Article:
Take one fiscal cliff with water an hour before bedtime; you’ll feel better in the morning

Written by on 5th December 2012

The media seems obsessed with the coming fiscal cliff. Even TV shows are running count down clocks showing how short the time is until ‘we fall off the cliff’. As if that’s a bad thing!

The fiscal cliff is about the effect of a number of laws that (if unchanged) will result in tax increases, spending cuts, and a reduction of around 50% in the US budget deficit beginning in 2013. The Congressional Budget Office (CBO) estimates the sudden reduction in borrowed spending will likely lead to a recession in early 2013 with a strong recovery after 2013.

This effect, which is sometimes called the expiration of the Bush tax cuts, is largely the result of the Budget Control Act of 2011, a bipartisan compromise between Republicans and Democrats. It was intended as a sort of sword of Damocles, hanging over the public body to force Congress to do something to solve the USA’s binge public spending habit.

The fiscal cliff is bemoaned by those interest groups who are feeding at the public trough. This would include all manner of Americans (47%, as Mr. Romney so kindly pointed out). The military, seniors, welfare, education, and many others would be affected.

But….if you’ve had the opportunity to interact with Federal government programs you almost certainly have encountered programs which have enormous bloat and waste associated with them. I’ve seen government programs that perform ‘negative work’ – we would be better off if they were eliminated.

Special interest groups bemoan that falling off the cliff would drastically reduce the military capability of the United States. What isn’t said is that the USA spends 43% of the entire world’s military spending. China’s figure is 7%, with both Russia and the UK around 3%. Is there any waste here?

If you believe that it’s OK to spend more than you earn, year after year, then you probably should hope that politicians come to some agreement on avoiding the fiscal cliff. However if you think that government should (more or less) balance its books, then I suggest that you might look at the looming cliff as a GOOD thing.

The fiscal cliff debate is about going back to the higher tax rates that were in effect during the Clinton era. Those times, economically speaking, were pretty awesome. That era benefitted from the emergence of the Internet. But if and when we go over the cliff, I believe that the US economy will benefit from something even bigger.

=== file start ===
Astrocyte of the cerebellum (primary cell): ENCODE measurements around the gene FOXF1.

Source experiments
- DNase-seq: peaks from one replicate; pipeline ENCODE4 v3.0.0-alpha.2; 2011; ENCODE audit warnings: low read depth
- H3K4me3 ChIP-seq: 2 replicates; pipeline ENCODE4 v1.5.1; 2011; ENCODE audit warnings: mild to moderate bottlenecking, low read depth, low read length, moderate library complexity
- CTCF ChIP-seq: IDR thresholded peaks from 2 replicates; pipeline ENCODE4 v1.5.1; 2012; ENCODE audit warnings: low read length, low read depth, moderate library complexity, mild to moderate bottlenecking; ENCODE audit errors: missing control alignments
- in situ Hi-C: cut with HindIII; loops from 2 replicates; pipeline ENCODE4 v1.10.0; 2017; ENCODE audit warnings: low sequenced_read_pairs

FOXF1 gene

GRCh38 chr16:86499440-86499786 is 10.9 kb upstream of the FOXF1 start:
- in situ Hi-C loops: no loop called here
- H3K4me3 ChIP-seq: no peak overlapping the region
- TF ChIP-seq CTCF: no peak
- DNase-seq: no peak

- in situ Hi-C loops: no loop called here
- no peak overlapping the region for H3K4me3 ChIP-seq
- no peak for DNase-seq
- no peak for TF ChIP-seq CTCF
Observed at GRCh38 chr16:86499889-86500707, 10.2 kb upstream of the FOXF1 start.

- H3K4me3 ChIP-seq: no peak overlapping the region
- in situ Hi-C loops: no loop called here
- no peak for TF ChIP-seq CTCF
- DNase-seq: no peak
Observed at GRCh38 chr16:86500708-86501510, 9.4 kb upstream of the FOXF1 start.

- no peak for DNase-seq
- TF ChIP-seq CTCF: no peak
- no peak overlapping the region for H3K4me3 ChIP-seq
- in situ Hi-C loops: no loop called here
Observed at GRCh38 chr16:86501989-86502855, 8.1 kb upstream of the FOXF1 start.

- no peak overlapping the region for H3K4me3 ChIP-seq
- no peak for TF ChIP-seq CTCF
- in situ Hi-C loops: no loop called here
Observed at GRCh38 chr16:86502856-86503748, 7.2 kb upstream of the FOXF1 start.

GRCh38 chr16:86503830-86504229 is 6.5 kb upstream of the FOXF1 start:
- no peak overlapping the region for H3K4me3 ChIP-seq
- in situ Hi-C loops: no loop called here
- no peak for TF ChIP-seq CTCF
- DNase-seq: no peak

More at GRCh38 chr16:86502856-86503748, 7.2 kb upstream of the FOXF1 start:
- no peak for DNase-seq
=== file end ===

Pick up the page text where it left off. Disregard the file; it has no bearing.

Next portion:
First of all the US dollar will get much stronger as investors around the world realize that the US is going to be running a much smaller budget deficit. A stronger dollar will result in lower prices for imported goods, reducing or eliminating inflation. The fundamental economic force driving the Clinton era was the emergence of Federal surpluses instead of deficits.

Secondly, as the Paris-based International Energy Agency (IEA) has predicted, it appears that the US will emerge as the world’s number 1 energy producer over the next ten years. The IEA has predicted that the fracking revolution in this country will cause the US to surpass Russia’s gas output and Saudi Arabia’s oil output by the end of the decade. The elimination of the expenditures that now go overseas for imported oil and oil products will almost totally eliminate the trade deficit that the US currently runs.

To summarize, deficit spending reduction and the trade deficit moving from a minus to even or plus will cause the dollar to strengthen enormously, enriching all Americans. The energy revolution that is coming will create hundreds of thousands of new jobs for Americans. The removal of the huge tax that Americans pay now for foreign energy will result in that money being spent in the USA. This will create hundreds of thousands of new jobs. The strong dollar will pull in investment from all over the world, lowering interest rates naturally, rather than artificially as through programs like the Fed’s QE3. All of this will create a new economic boom from 2015 on.

Today the stock and economic markets are sluggish. The sooner we eliminate the uncertainty of what’s coming, the sooner we can make the adjustment to a less bloated government and get on with the next boom. We just have to suck it in and go on a diet for a while. The rest of the cards will fall into place through the engine of free enterprise capitalism. Short term pain, huge long term gain. Fiscal cliff, I love you.

George Schussel
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